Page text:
A public-private partnership involving funders from the United States and Canada has announced the creation of a $96 million (C$120 million) fund to promote economic diversification and conservation management within the 21-million-acre Great Bear Rainforest, along the British Columbia coast.
The new fund includes $48 million (C$60 million) contributed by the William and Flora Hewlett, Gordon and Betty Moore, David & Lucile Packard, Tides Canada, and Wilburforce foundations, the Rockefeller Brothers Fund, and the Nature Conservancy. In addition, the governments of Canada and British Columbia have agreed to contribute $24 million (C$30 million) each to the fund. According to a joint press release issued by ForestEthics, Greenpeace, the Sierra Club of Canada-B.C. Chapter, and the Nature Conservancy, the Great Bear Rainforest Agreement is a watershed event in the modern conservation movement and underscores the idea that a sustainable economy is vital to a sustainable environment.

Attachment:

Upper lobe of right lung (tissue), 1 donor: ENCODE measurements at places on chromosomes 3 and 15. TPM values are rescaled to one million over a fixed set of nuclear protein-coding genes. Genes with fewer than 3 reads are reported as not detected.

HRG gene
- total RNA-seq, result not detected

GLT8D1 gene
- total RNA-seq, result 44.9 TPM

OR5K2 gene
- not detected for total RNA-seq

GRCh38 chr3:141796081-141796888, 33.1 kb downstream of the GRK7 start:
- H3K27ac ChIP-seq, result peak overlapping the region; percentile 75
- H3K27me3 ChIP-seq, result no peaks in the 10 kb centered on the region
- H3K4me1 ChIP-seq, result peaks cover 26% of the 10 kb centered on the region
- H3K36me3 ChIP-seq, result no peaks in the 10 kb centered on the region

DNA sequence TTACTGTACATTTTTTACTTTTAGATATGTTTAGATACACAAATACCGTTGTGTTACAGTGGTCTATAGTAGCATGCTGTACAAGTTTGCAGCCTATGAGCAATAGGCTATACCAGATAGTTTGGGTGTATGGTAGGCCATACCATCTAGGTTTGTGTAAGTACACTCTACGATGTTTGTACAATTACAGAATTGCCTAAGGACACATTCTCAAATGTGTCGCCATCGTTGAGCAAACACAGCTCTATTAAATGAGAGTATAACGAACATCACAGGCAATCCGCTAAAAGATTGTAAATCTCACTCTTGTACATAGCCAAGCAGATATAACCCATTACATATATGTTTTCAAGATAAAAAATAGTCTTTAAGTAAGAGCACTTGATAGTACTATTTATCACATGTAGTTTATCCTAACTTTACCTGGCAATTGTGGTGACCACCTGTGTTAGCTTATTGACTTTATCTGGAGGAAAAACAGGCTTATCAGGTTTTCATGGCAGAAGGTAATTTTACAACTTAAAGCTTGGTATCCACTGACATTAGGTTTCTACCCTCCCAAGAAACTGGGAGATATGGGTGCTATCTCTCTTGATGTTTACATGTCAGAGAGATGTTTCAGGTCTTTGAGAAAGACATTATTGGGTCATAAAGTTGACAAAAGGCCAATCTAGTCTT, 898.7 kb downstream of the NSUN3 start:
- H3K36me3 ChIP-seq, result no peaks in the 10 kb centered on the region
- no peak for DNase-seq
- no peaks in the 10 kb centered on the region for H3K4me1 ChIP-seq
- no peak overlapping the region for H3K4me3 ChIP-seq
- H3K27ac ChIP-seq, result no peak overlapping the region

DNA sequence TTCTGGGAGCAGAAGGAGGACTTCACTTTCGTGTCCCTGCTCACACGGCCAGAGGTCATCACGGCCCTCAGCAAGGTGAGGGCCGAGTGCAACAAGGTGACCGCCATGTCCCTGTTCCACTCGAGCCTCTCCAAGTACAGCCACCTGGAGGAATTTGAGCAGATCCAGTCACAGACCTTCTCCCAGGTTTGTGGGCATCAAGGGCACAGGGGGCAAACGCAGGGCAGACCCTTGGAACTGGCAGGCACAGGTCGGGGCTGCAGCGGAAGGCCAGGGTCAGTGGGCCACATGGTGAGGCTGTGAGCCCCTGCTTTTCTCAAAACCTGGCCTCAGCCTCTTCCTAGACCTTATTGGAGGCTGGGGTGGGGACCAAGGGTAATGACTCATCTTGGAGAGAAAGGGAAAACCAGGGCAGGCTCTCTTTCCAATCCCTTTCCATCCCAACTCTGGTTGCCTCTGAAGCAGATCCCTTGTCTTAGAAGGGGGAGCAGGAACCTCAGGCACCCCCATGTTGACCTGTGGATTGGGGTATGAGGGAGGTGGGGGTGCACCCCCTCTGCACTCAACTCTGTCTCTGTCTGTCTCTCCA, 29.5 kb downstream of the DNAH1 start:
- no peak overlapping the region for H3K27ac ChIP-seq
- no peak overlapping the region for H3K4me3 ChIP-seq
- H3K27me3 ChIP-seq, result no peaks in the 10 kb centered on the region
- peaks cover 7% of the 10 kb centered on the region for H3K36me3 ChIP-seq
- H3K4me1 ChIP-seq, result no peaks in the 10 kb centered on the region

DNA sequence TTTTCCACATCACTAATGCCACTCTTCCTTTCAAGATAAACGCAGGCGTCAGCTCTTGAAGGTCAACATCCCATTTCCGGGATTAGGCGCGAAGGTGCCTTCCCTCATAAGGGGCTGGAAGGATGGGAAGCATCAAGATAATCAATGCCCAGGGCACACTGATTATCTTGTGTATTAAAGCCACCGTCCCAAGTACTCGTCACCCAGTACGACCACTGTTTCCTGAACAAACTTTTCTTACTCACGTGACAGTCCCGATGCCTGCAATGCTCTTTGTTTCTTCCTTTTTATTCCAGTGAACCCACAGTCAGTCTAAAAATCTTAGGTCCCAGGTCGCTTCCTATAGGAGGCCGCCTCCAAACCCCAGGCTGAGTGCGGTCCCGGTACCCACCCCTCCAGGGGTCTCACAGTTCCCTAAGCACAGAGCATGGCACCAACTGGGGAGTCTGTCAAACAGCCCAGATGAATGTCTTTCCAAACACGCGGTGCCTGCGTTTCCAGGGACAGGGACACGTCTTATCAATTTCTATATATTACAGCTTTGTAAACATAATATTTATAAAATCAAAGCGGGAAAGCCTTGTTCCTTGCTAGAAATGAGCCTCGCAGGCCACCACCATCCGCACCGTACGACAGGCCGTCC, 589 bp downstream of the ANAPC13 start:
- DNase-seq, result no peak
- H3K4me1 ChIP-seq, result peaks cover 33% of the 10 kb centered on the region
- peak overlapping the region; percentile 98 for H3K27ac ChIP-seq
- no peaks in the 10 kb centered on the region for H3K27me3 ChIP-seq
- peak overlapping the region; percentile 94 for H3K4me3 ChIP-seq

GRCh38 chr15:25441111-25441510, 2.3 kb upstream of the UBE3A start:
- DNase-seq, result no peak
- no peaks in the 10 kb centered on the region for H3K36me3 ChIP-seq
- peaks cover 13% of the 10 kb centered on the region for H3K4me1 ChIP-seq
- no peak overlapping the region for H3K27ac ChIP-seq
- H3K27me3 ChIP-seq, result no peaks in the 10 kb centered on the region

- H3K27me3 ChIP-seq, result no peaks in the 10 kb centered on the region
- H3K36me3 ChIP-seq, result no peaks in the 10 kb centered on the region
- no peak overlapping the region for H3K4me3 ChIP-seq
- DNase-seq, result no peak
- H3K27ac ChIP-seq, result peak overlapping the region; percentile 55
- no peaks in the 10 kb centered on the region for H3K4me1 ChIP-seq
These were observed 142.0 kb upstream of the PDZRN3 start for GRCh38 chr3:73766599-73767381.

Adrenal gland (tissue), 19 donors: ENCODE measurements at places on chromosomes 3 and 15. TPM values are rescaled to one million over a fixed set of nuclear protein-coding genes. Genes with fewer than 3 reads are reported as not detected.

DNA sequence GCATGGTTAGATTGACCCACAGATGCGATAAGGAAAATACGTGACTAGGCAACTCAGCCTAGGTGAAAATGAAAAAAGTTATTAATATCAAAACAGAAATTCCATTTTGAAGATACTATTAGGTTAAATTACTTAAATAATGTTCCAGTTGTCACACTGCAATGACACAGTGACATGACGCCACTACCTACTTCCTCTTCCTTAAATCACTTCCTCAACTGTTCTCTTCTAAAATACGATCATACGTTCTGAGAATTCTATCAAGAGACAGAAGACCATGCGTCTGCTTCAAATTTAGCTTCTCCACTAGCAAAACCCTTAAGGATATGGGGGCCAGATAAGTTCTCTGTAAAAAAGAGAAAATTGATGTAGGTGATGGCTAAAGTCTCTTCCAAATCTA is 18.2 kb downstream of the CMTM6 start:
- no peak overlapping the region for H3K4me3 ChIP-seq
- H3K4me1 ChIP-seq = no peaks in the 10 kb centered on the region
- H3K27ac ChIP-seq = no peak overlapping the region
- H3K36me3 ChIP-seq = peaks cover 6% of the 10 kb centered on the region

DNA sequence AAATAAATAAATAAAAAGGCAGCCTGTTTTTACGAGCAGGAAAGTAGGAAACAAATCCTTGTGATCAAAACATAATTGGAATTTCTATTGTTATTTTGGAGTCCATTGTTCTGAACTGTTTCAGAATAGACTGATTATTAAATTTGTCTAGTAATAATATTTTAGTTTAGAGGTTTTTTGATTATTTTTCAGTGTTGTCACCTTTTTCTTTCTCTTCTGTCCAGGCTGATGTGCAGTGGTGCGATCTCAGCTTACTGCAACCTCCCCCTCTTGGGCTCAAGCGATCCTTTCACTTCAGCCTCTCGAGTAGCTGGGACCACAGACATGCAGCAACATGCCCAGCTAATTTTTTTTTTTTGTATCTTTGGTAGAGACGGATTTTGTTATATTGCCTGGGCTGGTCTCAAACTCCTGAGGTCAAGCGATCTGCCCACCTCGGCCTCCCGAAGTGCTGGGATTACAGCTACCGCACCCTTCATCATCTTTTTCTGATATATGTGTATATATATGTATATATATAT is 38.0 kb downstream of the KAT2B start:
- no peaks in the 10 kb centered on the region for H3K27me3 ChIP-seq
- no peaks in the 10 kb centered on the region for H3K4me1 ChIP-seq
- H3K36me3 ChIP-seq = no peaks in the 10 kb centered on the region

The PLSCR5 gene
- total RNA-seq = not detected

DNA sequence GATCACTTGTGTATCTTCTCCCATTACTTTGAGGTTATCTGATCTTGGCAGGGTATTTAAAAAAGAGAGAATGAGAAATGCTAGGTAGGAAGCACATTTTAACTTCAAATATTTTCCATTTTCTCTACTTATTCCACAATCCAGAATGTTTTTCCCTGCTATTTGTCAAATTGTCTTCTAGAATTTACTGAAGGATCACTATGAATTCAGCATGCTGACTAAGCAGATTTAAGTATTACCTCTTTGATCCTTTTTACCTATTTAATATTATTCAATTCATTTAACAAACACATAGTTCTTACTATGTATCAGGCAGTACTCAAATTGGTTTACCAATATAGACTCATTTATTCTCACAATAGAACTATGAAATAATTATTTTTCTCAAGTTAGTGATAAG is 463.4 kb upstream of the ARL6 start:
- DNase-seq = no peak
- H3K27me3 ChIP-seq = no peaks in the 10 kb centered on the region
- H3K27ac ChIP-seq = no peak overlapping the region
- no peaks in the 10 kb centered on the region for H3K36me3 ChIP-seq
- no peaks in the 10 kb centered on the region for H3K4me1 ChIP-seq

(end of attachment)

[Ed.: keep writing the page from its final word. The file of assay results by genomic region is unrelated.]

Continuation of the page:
The agreement lays the groundwork for future conservation efforts around the world, replacing a model of resource extraction and offering a sustainable approach to protecting the environment while enabling communities to prosper. Through the new partnership, private funds will flow to a conservation endowment fund dedicated solely to conservation management, science, and stewardship jobs in First Nations communities, while public funds will be used for investments in ecologically sustainable business ventures within First Nations territories or communities.
The agreement also calls for a new approach to logging called ecosystem-based management, which will build on the commitments of all the partners as the agreement is implemented. The financing package is an integral component of long-term plans to protect biodiversity in the region, which is home to wolves, cougars, bears and 20 percent of the world's wild salmon population.
"The challenges of our age require innovative approaches that place a premium on a healthy environment," said Merran Smith, B.C. Coast program director for ForestEthics. "With [this agreement], we're proving that conservation can attract investment and actually support jobs that won't threaten the living systems that we depend upon."